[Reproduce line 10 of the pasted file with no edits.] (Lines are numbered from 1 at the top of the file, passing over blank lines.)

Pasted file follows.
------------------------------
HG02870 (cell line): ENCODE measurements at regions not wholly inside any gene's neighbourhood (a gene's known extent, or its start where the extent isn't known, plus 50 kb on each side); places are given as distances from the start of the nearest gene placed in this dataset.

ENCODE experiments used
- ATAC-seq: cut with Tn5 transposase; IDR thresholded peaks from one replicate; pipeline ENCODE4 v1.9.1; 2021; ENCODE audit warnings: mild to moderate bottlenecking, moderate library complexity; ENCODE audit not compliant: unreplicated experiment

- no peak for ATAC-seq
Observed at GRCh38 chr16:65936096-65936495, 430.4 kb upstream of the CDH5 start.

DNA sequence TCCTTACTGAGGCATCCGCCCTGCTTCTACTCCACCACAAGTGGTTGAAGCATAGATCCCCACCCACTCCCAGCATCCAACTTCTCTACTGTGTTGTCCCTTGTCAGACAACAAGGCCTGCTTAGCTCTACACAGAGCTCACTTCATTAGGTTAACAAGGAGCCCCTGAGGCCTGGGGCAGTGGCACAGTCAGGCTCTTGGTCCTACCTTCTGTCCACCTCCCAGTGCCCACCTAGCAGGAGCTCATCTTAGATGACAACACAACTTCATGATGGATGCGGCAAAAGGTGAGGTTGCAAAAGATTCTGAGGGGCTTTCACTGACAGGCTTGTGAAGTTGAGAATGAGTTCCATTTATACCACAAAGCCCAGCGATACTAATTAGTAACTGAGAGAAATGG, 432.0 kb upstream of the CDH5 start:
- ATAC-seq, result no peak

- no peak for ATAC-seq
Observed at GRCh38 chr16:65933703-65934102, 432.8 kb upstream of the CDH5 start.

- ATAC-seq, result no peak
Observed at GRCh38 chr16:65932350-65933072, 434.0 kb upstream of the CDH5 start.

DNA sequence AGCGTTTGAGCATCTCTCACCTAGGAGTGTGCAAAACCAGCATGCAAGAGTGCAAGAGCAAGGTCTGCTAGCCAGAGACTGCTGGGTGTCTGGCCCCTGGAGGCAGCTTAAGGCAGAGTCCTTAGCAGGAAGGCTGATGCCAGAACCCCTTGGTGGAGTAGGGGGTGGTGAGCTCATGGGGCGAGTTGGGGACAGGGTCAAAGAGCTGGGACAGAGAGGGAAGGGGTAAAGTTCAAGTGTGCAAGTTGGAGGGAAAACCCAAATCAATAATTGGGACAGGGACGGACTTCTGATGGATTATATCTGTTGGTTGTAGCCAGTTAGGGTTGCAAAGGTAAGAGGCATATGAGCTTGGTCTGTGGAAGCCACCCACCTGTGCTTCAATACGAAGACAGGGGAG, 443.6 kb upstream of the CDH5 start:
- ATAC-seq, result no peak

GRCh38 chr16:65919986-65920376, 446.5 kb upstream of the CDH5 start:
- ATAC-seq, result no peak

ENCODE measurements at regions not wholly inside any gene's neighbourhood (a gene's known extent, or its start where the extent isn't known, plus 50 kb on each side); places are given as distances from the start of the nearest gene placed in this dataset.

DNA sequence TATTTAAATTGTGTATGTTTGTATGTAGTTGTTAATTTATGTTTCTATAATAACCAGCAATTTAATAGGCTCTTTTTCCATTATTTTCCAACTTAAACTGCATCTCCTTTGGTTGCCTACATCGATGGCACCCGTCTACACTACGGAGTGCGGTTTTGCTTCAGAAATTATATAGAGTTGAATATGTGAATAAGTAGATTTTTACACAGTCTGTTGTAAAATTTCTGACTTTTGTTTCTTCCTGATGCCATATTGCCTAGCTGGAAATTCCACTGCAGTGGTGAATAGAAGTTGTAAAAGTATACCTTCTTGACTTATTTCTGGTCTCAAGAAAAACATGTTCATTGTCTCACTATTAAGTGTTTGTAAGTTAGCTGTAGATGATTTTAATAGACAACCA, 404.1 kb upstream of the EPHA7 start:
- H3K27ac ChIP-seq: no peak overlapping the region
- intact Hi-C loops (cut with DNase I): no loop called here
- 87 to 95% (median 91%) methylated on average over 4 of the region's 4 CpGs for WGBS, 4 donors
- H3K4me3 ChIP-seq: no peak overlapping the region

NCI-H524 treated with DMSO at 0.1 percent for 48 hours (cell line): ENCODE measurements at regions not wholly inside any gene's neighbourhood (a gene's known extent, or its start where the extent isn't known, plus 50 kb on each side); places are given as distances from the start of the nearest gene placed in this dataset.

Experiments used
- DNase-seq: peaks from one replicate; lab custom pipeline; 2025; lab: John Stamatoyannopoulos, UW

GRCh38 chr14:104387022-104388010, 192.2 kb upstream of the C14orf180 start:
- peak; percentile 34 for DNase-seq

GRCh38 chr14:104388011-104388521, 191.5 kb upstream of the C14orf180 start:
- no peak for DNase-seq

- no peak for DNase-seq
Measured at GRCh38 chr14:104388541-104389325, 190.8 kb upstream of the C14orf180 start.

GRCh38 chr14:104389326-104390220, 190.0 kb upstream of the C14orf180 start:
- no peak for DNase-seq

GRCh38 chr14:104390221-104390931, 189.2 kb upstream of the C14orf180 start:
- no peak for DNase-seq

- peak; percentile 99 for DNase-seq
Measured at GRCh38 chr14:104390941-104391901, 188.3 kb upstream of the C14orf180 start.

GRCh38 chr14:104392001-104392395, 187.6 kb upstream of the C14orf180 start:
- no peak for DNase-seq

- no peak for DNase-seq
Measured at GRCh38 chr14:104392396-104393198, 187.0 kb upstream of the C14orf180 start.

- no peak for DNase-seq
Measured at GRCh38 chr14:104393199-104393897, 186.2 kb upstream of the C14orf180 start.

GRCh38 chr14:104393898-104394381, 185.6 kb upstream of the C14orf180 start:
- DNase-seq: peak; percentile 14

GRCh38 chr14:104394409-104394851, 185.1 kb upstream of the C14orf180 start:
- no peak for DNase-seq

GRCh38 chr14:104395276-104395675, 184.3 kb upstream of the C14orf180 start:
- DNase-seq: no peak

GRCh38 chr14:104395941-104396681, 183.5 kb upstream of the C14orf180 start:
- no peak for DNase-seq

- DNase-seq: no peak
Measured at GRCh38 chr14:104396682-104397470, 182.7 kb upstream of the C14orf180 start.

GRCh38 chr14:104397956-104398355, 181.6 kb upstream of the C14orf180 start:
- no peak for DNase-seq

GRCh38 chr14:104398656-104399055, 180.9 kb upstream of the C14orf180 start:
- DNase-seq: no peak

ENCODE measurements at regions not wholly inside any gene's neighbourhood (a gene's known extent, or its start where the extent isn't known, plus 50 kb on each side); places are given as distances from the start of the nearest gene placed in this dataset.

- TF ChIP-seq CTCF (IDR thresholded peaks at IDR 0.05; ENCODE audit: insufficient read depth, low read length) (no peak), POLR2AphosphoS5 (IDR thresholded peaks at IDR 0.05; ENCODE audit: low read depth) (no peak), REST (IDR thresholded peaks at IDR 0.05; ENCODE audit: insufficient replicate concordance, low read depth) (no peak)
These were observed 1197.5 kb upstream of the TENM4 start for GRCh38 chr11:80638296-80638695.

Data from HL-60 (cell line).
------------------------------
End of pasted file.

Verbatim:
- ATAC-seq, result no peak